Russia has declared that it will leave the International Space Station after 2024.
They plan on focusing on building their own orbiting outpost.
Russian Space Officials made the statement amid high tensions between Moscow and the West over the war in Ukraine.
The announcement wasn’t completely unexpected, but it threw into question the future of the 24-year-old space station.
It would be challenging to maintain it without the Russians, according to experts.
The ISS was expected to remain in use until 2030, according to NASA and its allies.
The Russian space agency’s new chief, Yuri Borisov, said in a meeting with President Vladimir Putin that “the decision to leave the station after 2024 has been made…I think that by that time we will start forming a Russian orbiting station.” Borisov was chosen last month to lead Roscosmos.
The International Space Station (ISS) has served as a metaphor for post-Cold War international effort and cooperation in space for scientific purposes.
Now, though, it is one of the last areas of cooperation between the U.S. and the Kremlin.
NASA officials have yet to hear directly from their Russian counterparts on the matter.
According to NASA Administrator Bill Nelson, the organization is “committed to the safe operation” of the space station through the year 2030 and is also “building future capabilities to assure our major presence in low-Earth orbit.”
The statement was deemed unfortunate by U.S. State Department spokesman Ned Price because of the “valuable professional collaboration our space agencies have had over the years.”
John Kirby, a spokesman for the National Security Council, stated that the United States is searching for solutions to deal with the Russian pullout.
Russia has talked about its desire to launch its own space station for a while now.
They’ve also complained that the wear and tear on the aging International Space Station could compromise safety and make it difficult to extend its lifespan.
Others are speculating that cost could also be a factor.
Since Elon Musk’s SpaceX company is now flying NASA astronauts to and from the space station, the Russian Space Agency has lost a significant source of income.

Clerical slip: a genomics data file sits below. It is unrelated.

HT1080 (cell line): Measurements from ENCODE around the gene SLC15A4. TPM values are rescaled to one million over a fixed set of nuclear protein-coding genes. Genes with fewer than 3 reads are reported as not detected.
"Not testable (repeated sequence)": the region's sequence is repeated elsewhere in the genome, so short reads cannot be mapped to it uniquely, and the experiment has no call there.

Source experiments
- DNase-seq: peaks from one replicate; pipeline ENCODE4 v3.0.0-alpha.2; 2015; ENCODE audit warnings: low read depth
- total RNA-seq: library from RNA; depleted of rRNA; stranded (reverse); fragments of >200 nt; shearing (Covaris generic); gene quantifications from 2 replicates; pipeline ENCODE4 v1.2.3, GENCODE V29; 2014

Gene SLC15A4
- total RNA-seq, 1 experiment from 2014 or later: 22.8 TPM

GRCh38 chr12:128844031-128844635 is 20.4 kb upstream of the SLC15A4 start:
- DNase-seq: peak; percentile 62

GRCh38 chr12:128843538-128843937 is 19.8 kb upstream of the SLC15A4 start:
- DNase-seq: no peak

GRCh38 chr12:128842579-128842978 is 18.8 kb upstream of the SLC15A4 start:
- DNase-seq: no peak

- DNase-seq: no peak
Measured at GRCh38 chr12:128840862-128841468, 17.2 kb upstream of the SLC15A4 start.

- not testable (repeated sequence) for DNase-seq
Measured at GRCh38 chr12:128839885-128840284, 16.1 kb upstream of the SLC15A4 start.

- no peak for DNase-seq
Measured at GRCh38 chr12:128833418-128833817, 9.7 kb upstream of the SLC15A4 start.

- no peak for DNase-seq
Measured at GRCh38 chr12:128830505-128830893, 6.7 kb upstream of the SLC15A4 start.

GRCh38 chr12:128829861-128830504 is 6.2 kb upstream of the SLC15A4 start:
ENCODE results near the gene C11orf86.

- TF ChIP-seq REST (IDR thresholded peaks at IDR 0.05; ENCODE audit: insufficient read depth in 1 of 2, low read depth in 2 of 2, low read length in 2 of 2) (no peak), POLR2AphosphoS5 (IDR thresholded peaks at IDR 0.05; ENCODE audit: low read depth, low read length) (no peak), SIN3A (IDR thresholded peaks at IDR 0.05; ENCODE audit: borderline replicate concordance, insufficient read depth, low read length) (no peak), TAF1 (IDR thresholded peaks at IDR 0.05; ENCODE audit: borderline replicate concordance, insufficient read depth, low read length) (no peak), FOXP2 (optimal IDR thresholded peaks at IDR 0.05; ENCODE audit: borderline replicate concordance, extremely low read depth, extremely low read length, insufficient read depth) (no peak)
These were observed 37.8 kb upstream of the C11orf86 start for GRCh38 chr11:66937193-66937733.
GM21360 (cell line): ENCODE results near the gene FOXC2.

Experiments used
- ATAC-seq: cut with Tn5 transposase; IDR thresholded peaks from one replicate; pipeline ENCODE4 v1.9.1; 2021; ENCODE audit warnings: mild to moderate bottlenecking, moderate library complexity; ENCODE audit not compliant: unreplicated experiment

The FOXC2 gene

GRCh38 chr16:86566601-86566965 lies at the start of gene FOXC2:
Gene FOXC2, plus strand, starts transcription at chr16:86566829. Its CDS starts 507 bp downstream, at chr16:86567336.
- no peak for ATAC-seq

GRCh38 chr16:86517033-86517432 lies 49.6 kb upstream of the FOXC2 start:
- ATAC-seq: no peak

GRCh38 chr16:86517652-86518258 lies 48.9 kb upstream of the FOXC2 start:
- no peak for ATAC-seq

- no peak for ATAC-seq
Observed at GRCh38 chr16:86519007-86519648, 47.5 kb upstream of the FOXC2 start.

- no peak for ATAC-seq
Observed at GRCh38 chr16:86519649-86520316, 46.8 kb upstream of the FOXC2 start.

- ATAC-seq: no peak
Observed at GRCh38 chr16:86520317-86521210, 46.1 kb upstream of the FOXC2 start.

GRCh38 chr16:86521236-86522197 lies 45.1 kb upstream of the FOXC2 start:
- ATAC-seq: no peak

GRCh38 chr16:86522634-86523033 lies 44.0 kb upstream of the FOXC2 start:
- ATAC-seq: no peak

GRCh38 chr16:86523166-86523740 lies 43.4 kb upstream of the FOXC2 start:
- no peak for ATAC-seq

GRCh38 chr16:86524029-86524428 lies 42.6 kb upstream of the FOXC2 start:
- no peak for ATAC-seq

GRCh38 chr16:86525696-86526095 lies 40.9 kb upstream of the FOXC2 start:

Up until recently, NASA had to pay tens of millions of dollars per seat for rides aboard Russian Soyuz rockets.
The Russian announcement has also sparked speculation that it is an effort by Moscow to obtain a lifting of Western sanctions related to the crisis in Ukraine.
Last month, Dmitry Rogozin said that Moscow could participate in negotiations about extending the ISS’s operations only after the United States lifted its sanctions against the Russian space industry.
“Remember that Russia’s best game is chess” former Canadian astronaut Chris Hadfield tweeted in response to Tuesday’s announcement.
Canada, Japan, Europe, the United States, and Russia jointly manage the space station.
In 1998, the ISS’s first piece was launched into orbit. It has been inhabited continuously for almost 22 years.
The ISS is used to conduct scientific research in zero gravity and test technology for future journeys to the moon and Mars.
The two main components of the over $100 billion complex are about the length of a football field.
One section is operated by Russia and the other by the U.S. and the other countries.
It’s still not clear what will have to be done to the Russian side of the complex to ensure safe operations of the space station when Moscow pulls out.
The Russian declaration “could be just more bluster,” according to Scott Kelly, who spent 340 consective days in 2015 and 2016 aboard the International Space Station. He also noted that the phrase “after 2024” is ambiguous and open-ended. Kelly stated “I believe Russia will stay as long as they can afford to, as without ISS they have no human spaceflight program”
“Cooperation with the West also shows some amount of legitimacy to other, nonaligned nations and to their own people, which Putin needs, as the war in Ukraine has damaged his credibility.”
Kelly also mentioned that the station’s design would make it difficult but not impossible for the remaining nations to operate it if Russia withdrew.
University of Chicago Historian of Science, Jordan Bimm, said the Russian statement “does not bode well for the future of the ISS.”
“It creates a constellation of uncertainties about maintaining the station which don’t have easy answers,” he added.
“What will `leaving’ look like?” he asked.
“Will the last cosmonauts simply undock a Soyuz and return to Earth, leaving the Russian-built modules attached? Will they render them inoperable before leaving? Will NASA and its international partners have to negotiate to buy them out and continue using them? Can these modules even be maintained without Russian know-how?”
The most pressing issue would be how to boost the complex on a regular basis to maintain its orbit if the Russian components of the space station were to become disconnected or malfunctioning.
Russian spacecraft that deliver supplies and crew to the station assists in adjusting the station’s orbit and raising its altitude.
The director of George Washington University’s space policy institute, Scott Pace, said it “remains to be seen whether the Russians will, in fact, be able to launch and maintain their own independent station.”
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